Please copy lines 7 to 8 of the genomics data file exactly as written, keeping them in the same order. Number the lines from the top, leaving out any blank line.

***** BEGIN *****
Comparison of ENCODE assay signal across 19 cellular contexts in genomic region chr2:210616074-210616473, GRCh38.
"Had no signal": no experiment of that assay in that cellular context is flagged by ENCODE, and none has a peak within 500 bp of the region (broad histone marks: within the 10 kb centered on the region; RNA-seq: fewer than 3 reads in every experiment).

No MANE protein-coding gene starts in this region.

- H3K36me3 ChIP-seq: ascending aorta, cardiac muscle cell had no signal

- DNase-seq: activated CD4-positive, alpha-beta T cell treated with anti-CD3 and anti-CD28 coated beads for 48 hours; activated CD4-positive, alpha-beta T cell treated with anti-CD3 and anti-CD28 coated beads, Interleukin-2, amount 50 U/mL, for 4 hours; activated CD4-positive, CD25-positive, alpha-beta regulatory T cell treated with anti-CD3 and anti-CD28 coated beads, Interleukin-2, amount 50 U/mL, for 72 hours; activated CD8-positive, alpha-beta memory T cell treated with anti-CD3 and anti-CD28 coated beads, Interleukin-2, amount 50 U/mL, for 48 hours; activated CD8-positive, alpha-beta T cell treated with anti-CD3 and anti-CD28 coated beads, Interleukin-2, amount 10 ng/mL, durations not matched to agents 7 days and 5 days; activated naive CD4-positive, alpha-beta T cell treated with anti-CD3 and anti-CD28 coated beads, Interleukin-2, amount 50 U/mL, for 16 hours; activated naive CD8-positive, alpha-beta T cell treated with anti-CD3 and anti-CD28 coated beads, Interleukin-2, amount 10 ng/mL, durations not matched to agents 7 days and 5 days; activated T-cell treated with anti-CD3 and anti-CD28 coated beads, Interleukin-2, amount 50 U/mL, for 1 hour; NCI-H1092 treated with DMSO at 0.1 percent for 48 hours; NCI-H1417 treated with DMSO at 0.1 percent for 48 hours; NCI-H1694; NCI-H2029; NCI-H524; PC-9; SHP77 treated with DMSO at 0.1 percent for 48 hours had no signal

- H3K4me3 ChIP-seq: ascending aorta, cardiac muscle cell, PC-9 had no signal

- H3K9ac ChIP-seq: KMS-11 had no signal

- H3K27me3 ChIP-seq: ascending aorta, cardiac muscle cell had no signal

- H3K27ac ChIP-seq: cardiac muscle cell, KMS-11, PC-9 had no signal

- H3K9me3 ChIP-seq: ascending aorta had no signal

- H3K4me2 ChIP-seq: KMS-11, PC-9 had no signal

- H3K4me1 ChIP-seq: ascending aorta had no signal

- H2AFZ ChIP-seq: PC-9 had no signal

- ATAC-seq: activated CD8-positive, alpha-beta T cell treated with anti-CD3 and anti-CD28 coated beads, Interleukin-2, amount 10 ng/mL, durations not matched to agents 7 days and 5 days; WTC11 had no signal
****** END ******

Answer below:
- H3K9ac ChIP-seq: KMS-11 had no signal

- H3K27me3 ChIP-seq: ascending aorta, cardiac muscle cell had no signal